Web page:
The main purpose of this master thesis is to answer the research question; Do countries that share a river and also have an international river organization have more cooperation and less conflict, compared to countries without such organizations?
The theoretical framework is neo-liberal institutionalism, which emphasizes that obstacles in international relations such as absence of an authority in an anarchic world system, the lack of definite property rights, information uncertainties, asymmetries, and lack of an external and plausible enforcement authority can be remedied by functional international institutions.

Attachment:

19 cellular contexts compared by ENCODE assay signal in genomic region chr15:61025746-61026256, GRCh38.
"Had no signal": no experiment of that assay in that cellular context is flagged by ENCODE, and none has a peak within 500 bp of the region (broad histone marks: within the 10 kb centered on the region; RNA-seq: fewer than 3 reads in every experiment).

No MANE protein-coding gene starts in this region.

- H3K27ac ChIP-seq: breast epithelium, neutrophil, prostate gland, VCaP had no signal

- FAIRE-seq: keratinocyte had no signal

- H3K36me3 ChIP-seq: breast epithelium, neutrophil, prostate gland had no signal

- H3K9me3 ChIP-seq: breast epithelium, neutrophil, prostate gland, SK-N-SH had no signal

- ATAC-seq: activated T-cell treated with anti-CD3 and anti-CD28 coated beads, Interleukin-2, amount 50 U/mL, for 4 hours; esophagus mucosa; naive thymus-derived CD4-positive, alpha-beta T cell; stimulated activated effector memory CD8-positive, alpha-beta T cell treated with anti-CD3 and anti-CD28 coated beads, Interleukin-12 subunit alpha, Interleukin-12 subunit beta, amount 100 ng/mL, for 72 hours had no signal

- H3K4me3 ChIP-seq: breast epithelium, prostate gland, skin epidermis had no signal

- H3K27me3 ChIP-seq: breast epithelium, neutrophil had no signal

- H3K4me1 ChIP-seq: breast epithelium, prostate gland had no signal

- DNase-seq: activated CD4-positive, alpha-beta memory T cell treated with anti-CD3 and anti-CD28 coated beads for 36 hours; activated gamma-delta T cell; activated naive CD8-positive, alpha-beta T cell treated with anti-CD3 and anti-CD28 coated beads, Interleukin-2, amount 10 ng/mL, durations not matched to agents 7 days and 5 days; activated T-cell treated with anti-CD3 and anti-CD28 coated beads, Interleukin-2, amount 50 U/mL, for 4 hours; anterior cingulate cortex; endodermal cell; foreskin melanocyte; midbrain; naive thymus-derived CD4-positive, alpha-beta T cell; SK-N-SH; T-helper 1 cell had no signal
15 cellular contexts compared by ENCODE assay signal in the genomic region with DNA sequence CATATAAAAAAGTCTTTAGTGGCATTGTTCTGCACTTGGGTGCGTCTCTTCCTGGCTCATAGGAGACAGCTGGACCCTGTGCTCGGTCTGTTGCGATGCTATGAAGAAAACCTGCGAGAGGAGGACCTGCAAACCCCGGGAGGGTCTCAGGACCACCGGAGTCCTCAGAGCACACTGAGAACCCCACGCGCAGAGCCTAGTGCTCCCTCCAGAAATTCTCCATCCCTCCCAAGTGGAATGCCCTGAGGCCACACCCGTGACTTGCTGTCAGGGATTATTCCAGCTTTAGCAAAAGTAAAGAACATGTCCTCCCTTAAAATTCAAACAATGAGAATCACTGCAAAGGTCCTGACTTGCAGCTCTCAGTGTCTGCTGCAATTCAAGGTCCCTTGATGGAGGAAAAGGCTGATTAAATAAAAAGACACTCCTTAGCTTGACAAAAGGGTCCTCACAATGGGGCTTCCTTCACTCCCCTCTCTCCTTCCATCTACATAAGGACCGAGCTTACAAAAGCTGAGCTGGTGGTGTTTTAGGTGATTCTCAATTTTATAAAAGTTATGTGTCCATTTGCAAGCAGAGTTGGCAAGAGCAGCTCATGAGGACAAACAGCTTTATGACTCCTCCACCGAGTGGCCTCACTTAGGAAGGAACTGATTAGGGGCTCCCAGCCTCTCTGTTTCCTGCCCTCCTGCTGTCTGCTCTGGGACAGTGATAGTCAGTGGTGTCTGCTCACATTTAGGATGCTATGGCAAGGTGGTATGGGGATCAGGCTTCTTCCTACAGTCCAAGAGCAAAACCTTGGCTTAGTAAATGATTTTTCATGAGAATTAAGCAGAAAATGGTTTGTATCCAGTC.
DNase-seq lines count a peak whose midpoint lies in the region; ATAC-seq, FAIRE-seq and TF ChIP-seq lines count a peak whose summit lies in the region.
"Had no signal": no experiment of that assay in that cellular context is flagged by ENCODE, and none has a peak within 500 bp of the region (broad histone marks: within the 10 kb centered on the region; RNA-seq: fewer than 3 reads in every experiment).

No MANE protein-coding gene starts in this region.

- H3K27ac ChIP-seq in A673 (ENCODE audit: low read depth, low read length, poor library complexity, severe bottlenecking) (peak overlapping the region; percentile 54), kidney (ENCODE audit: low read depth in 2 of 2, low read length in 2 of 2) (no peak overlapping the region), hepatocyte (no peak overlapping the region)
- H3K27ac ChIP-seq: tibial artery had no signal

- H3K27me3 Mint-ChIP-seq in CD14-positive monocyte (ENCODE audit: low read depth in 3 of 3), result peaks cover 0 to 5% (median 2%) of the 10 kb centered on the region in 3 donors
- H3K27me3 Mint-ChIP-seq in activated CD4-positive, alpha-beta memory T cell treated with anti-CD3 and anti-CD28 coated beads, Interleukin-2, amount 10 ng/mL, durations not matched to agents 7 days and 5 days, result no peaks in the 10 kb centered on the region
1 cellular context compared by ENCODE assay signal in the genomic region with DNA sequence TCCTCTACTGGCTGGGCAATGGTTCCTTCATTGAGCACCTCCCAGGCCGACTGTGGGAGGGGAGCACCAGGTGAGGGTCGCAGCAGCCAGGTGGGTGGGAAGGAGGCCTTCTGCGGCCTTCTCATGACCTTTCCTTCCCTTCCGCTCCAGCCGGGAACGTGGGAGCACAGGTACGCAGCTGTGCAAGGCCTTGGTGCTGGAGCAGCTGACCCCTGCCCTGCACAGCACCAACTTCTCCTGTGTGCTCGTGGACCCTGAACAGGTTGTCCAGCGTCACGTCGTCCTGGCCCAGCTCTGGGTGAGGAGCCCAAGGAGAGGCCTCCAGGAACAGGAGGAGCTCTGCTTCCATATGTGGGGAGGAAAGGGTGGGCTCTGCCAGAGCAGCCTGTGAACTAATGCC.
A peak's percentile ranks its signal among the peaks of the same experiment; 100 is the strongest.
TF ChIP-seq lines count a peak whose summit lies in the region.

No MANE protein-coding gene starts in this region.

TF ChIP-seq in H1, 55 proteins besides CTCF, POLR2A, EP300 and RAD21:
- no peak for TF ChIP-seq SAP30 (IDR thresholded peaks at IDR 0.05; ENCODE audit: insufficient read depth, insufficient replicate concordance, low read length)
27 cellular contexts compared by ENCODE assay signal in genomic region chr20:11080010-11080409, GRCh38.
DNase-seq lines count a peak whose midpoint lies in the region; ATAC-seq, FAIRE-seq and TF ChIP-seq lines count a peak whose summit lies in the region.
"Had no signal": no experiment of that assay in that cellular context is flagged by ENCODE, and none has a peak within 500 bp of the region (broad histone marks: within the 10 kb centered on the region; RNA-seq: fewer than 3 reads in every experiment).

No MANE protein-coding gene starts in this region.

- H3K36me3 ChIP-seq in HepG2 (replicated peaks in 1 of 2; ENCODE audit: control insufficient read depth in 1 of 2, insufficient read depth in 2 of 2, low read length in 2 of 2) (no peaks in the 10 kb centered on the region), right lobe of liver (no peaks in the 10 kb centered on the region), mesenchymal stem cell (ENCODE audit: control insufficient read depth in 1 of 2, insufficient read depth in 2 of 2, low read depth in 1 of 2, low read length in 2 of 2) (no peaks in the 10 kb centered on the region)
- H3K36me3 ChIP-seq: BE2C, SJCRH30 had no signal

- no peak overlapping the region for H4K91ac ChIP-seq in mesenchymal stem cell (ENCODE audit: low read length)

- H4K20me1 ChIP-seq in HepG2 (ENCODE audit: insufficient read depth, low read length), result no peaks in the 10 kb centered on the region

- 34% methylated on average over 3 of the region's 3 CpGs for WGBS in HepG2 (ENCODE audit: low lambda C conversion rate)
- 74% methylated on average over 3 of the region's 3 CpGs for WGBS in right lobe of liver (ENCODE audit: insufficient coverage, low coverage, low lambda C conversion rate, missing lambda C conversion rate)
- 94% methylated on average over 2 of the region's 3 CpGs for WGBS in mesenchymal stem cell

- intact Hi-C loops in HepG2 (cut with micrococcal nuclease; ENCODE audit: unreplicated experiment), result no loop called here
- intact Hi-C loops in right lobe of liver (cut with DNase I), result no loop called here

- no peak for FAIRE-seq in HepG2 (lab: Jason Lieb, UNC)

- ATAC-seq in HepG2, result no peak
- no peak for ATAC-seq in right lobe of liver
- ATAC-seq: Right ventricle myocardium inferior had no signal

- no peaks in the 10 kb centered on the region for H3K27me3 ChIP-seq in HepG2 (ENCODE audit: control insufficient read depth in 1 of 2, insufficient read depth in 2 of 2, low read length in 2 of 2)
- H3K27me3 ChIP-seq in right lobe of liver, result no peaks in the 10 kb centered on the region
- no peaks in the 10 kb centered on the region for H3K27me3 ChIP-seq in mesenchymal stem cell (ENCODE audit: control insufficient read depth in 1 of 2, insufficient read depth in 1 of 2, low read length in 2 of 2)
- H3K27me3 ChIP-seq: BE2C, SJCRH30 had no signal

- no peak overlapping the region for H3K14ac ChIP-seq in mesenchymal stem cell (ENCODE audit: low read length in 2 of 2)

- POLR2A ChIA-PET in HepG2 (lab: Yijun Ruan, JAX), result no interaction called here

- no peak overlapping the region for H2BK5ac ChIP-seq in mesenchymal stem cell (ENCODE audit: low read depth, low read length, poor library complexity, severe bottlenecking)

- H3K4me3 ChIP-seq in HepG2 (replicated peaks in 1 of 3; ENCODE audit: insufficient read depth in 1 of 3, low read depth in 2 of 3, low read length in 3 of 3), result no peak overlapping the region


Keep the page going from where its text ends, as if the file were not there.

Neomalthusians predict future water-wars, whereas cornucopians predict that resource scarcities will boost cooperation. Both claims have been supported by scholars. Brochmann & Gleditsch (2007) found that sharing an international water basin increases the propensity both for conflict and for cooperation. Their statistical analyses are replicated in this thesis, and I further build my research on their results. The role which can be played by international river organizations to reduce the likelihood for conflict and increase peaceful interaction between water-sharing states is investigated.